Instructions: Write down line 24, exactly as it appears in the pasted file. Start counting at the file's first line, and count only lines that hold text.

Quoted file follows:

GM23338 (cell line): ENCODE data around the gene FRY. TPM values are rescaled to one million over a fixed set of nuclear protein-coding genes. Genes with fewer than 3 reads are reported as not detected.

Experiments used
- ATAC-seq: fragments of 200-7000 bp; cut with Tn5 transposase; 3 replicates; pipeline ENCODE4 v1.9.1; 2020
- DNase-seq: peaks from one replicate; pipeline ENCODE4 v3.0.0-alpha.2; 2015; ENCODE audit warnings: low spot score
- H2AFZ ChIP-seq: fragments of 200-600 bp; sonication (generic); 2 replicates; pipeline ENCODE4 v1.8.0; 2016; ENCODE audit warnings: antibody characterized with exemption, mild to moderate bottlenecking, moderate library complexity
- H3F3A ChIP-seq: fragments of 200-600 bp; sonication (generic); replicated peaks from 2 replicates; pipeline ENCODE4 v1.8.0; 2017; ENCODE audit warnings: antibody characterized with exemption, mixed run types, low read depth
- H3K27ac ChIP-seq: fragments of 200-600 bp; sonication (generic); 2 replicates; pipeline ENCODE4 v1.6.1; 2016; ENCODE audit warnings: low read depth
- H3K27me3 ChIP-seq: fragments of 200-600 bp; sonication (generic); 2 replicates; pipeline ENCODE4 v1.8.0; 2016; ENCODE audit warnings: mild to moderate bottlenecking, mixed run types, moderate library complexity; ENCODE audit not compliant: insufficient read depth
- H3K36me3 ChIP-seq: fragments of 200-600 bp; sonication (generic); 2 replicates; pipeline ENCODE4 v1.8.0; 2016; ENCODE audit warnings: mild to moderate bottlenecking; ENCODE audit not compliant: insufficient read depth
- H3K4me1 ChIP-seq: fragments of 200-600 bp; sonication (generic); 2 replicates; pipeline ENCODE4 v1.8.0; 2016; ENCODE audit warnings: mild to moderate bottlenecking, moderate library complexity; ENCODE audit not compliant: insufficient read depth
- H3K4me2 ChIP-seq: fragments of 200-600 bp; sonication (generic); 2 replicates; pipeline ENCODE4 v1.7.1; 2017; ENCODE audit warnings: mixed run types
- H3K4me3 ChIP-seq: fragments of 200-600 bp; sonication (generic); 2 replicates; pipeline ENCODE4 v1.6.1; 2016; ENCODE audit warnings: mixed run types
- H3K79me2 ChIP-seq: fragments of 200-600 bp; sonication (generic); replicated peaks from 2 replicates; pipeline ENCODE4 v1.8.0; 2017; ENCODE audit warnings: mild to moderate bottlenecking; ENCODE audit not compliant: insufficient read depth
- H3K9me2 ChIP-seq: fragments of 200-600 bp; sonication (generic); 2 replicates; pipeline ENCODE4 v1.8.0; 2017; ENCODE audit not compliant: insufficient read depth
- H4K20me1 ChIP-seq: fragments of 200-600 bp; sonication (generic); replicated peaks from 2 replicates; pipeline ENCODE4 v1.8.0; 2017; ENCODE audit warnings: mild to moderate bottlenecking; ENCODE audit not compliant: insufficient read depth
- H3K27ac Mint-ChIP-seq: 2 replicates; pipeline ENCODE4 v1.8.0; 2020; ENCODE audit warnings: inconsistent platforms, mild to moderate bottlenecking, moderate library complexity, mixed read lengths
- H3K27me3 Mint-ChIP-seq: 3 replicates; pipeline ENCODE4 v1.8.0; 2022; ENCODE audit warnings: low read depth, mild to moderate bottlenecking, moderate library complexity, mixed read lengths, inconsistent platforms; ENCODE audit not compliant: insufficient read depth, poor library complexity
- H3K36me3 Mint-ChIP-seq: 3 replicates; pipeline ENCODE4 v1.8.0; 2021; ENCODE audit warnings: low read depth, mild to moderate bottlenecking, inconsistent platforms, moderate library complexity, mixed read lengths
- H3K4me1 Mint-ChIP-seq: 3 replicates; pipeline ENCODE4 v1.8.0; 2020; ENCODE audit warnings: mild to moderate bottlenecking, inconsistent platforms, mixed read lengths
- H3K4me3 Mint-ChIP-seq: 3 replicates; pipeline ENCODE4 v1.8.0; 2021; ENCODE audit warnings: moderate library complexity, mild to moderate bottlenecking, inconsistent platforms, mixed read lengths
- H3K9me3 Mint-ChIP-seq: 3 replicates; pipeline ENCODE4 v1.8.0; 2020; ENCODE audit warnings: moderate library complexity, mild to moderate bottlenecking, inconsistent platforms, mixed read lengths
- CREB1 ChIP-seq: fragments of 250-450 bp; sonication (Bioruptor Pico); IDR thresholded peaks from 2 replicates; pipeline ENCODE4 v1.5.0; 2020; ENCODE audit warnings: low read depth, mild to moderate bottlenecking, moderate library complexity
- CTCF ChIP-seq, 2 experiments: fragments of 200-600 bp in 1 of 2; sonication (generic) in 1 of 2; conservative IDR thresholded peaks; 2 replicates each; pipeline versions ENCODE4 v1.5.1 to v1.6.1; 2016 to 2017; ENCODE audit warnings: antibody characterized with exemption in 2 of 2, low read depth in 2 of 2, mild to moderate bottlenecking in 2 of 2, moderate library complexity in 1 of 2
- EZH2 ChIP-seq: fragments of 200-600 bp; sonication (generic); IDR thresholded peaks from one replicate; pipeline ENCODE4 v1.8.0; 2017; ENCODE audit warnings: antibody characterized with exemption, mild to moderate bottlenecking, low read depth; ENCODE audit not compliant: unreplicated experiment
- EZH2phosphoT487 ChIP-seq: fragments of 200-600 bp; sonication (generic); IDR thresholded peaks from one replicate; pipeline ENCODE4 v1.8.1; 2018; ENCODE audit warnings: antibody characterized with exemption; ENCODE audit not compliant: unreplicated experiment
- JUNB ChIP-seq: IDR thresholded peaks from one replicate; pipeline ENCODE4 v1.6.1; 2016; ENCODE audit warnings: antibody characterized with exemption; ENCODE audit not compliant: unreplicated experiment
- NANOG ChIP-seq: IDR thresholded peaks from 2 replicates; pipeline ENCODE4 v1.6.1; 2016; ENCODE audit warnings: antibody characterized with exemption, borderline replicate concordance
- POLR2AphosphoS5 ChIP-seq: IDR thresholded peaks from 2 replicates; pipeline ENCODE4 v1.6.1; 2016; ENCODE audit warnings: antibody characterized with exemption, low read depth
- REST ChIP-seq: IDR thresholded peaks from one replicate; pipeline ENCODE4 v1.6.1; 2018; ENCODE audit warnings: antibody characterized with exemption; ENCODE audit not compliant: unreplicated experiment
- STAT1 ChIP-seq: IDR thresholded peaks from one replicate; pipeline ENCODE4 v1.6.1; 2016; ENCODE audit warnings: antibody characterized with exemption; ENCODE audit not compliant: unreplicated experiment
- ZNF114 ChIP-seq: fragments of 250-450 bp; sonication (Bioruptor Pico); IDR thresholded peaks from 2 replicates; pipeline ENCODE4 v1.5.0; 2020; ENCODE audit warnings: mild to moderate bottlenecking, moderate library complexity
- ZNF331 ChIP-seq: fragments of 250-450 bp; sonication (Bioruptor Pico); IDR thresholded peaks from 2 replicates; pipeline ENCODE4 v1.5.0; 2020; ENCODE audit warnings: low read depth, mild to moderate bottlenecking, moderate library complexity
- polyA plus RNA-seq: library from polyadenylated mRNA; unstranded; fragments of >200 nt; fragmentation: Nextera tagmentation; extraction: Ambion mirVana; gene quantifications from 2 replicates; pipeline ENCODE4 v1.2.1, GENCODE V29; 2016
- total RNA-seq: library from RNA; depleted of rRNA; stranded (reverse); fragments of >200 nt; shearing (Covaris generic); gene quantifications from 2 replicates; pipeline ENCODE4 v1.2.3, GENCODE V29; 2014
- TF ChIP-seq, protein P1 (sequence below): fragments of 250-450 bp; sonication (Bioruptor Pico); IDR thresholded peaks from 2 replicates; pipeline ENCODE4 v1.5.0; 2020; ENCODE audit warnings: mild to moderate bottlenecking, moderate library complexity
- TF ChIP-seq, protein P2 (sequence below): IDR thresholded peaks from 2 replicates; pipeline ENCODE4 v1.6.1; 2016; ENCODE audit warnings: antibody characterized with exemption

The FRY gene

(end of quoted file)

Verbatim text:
- EZH2 ChIP-seq: fragments of 200-600 bp; sonication (generic); IDR thresholded peaks from one replicate; pipeline ENCODE4 v1.8.0; 2017; ENCODE audit warnings: antibody characterized with exemption, mild to moderate bottlenecking, low read depth; ENCODE audit not compliant: unreplicated experiment